Blowback action felt recoil and what it means to shooting practice Part 1
Or as Sir Isaac Newton put it in 1687,
“For every action there is an equal and opposite reaction.”
By Dennis Adler
Four ideal candidates for blowback action CO2 models with just enough felt recoil to give shooters a better sense of the gun firing in addition to slide motion. This small “kick” is less than a .22 target pistol, but enough to give some degree of feedback. Pictured are the Umarex S&W M&P40 (left and moving clockwise), the Tanfoglio Limited Custom, Umarex Beretta 92A1 and ASG CZ-75. All four have similar barrel and slide designs but only the Tanfoglio and M&P40 have barrels and slides that lock and disengage like a cartridge firing pistol.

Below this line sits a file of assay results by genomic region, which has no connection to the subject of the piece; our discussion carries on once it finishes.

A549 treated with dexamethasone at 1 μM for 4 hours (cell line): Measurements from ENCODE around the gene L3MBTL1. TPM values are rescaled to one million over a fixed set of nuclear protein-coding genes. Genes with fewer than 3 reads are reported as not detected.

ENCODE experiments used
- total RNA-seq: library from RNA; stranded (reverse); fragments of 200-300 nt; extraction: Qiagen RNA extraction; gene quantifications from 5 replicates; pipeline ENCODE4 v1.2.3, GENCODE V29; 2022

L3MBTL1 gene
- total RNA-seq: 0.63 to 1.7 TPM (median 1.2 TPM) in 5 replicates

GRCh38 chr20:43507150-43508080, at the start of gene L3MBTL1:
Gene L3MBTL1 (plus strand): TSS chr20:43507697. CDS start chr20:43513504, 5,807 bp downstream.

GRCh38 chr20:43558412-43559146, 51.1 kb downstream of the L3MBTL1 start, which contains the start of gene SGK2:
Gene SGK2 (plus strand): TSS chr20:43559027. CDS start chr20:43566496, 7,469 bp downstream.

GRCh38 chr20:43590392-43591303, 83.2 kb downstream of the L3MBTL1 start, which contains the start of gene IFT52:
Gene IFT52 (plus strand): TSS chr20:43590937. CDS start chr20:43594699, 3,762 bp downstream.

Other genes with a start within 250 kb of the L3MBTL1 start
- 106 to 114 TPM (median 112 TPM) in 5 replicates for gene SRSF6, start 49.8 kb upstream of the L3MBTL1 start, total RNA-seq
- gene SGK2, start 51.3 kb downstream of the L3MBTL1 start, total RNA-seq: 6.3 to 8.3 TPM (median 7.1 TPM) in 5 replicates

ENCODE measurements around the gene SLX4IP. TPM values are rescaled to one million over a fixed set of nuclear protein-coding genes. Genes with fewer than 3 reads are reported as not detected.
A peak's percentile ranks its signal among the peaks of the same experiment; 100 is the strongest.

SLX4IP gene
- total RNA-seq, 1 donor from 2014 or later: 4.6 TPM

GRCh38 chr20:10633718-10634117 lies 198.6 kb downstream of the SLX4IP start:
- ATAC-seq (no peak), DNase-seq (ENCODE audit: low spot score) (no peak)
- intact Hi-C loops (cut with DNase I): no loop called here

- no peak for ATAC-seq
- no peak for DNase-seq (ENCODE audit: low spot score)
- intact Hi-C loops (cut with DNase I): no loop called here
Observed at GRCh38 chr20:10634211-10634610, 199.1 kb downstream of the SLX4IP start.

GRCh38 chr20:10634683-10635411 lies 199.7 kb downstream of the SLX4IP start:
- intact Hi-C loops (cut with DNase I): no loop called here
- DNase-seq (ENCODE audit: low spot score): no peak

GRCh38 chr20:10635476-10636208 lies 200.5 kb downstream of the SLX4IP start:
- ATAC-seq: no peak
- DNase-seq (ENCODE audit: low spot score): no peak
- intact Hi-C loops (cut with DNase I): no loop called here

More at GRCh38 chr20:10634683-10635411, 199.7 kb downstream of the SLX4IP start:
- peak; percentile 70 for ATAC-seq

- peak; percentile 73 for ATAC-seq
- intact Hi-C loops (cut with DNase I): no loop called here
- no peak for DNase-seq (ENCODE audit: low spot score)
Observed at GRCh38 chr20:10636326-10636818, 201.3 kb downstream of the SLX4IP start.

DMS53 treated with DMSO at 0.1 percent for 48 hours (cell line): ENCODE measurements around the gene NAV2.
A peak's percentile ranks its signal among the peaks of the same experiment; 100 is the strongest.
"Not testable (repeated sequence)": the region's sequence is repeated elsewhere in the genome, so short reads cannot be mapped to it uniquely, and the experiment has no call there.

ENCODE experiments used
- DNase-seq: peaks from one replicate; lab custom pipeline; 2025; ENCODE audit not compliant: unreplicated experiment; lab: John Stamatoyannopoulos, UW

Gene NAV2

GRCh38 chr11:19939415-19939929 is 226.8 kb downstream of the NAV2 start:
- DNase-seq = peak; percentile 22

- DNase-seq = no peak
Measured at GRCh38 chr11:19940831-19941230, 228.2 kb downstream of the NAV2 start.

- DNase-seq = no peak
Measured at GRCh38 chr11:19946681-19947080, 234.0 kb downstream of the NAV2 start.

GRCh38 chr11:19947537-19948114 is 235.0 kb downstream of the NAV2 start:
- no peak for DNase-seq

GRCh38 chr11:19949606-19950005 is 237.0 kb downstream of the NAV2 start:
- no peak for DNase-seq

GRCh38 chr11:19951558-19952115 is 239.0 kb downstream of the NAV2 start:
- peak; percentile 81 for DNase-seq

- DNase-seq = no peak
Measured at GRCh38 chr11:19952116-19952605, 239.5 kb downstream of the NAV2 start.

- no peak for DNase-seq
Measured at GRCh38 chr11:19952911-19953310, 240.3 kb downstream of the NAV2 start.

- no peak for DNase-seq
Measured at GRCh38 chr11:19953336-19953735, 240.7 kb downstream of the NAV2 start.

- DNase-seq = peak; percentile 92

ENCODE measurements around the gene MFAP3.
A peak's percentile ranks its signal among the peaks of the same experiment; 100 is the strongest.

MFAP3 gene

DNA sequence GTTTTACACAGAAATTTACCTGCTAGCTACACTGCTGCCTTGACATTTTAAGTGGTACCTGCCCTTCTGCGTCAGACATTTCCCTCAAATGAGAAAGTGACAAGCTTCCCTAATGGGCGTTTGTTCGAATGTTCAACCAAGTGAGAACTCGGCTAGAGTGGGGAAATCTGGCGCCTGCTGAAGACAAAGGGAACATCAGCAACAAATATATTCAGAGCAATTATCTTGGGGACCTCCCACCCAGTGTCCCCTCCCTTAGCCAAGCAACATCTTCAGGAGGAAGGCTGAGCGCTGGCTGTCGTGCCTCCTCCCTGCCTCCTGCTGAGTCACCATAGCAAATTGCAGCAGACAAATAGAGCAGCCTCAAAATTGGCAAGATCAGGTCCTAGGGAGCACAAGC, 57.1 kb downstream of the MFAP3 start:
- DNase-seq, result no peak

Newton’s third law of motion is still the best explanation of recoil from a firearm, even though when he postulated his three theories of motion 330 years ago it is unlikely he was thinking about firing a handgun (unless he was familiar with Wheelock pistols), but his theory of action and equal and opposite reaction is perfectly suited to defining recoil in a handgun. Heavy recoil has never been a desirable characteristic, but it comes with the territory. This is, of course, relative to the handgun design and other mitigating circumstances, but Newton’s theory applies in proportion whenever a bullet, BB, or pellet, is fired from a handgun. What are those mitigating circumstances? With handguns it is design. The maximum example would be firing a .500 S&W magnum revolver, the most powerful production revolver in the world (sorry Harry you’ve been replaced), in which the full action of firing the revolver distributes the recoil back through the gun and into the shooter’s body. The weight of the gun itself, barrel length, as well as porting of the barrel to allow gasses to escape upward and reduce muzzle lift, and even grip design are factors to mitigating felt recoil. (Different bullet grain weights, type of gunpowder, and even bullet designs will also have a bearing on recoil). The opposite end of that extreme would be a silenced .22 caliber semi-auto which would exert almost no appreciable recoil. So why are we looking for recoil in a CO2 powered blowback action air pistol?